- Integrated initiatives have a favorable effect on corporate success. Companies are achieving considerable cost savings through efficiencies linked to environmental sustainability.
- By encouraging more circularity, or giving a second life to items, retailers can create commercial value by remerchandising once-used items.
- Packaging and labels that are sustainable, eco-friendly, and biodegradable are not just a unique selling point anymore.
by Lesley Suen
Sustainability is high on the agenda for many organizations. As companies continue to implement ESG-focused initiatives within their operations, many are doing their best to implement sustainable practices. For retailers, this transformation is being driven by consumers, with 80 percent of American shoppers reportedly considering sustainability before making a purchase.
Over in the UK, Tesco has pledged to be carbon neutral by 2035, and since 2015, the retailer has managed to reduce scope 1 and 2 emissions by 52 percent. Similarly, in the US, retail giant Walmart has its own sustainability goals, aiming to achieve net zero across global operations by 2040.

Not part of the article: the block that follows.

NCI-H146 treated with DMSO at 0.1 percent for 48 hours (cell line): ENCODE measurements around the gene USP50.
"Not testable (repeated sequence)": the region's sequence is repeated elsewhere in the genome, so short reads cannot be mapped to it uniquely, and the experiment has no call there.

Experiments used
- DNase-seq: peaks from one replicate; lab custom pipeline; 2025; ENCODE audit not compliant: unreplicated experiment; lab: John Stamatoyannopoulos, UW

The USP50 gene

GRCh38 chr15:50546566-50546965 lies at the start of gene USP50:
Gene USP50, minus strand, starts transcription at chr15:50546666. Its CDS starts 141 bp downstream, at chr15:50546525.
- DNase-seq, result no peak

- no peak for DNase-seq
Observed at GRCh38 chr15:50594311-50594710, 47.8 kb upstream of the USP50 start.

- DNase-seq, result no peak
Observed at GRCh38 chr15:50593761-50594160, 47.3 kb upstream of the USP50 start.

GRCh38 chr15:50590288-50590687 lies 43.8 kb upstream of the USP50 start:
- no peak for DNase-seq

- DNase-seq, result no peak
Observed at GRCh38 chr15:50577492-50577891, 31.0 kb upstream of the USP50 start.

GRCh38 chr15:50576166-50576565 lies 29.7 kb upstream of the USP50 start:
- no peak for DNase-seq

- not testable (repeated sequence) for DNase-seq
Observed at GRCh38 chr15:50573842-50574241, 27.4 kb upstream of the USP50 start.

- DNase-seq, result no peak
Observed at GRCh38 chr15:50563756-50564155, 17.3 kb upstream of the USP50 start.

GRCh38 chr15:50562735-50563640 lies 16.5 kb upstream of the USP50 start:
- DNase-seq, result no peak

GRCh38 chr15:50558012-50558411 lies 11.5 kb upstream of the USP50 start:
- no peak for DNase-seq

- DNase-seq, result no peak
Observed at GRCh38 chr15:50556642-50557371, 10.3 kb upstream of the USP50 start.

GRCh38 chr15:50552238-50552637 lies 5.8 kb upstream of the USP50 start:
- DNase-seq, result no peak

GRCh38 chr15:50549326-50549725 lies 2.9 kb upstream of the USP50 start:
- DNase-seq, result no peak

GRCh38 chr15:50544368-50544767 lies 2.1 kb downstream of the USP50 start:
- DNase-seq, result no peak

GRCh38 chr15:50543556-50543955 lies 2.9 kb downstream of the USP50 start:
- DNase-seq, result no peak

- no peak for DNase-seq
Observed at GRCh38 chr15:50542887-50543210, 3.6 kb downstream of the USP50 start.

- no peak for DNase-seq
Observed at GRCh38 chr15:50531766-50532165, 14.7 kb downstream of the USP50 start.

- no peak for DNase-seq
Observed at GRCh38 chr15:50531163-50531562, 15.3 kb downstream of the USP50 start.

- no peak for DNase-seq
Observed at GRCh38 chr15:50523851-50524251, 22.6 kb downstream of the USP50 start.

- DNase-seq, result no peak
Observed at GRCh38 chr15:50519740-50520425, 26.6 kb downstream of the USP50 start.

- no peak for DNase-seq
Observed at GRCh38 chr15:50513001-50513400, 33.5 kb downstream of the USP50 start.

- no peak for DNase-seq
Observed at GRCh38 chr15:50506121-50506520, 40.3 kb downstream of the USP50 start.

However, sustainability does not always work out as expected. In 2021, UK retailer Iceland announced that it planned to become carbon neutral by the end of 2022. However, as a result of conflict in Ukraine and the lasting ramifications of the pandemic, plastic-free has become too expensive and will no longer be possible for the retailer — which instead reverted to using palm oil in some products to minimize costs. This latest initiative begs the question: are retailers ready to prioritize the planet over profit?
Practicing Sustainability is Not as Expensive as You Think
A common misconception among corporate executives is that they can either have sustainability or profitability, not both. This is likely a legacy of the 1970s and 80s, when low-quality and expensive environmental products failed on the market and early socially responsible investments produced low returns.
Prevailing wisdom is now changing, and retailers are in a strong position to promote sustainability across operations. Sustainable leaders are seeing ESG not as a problem that needs to be fixed, but as a means of implementing cleaner, more effective, and less wasteful processes — all while also saving money and driving sales.
28 percent of Millennials and Gen Zers report starting or deepening their relationships as customers with organizations whose products or services benefit the environment. Retailers risk losing customers if they cannot demonstrate their commitment to sustainability and their environmental, social, and governance (ESG) credentials.
There is little doubt that integrated initiatives have a favorable effect on corporate success. Companies are achieving considerable cost savings through efficiencies linked to environmental sustainability. In addition, the financial returns result in greater competitive advantage and innovation. Additionally, investors now monitor companies that consistently outperform their peers in terms of ESG, and are associating improved ESG with greater financial performance.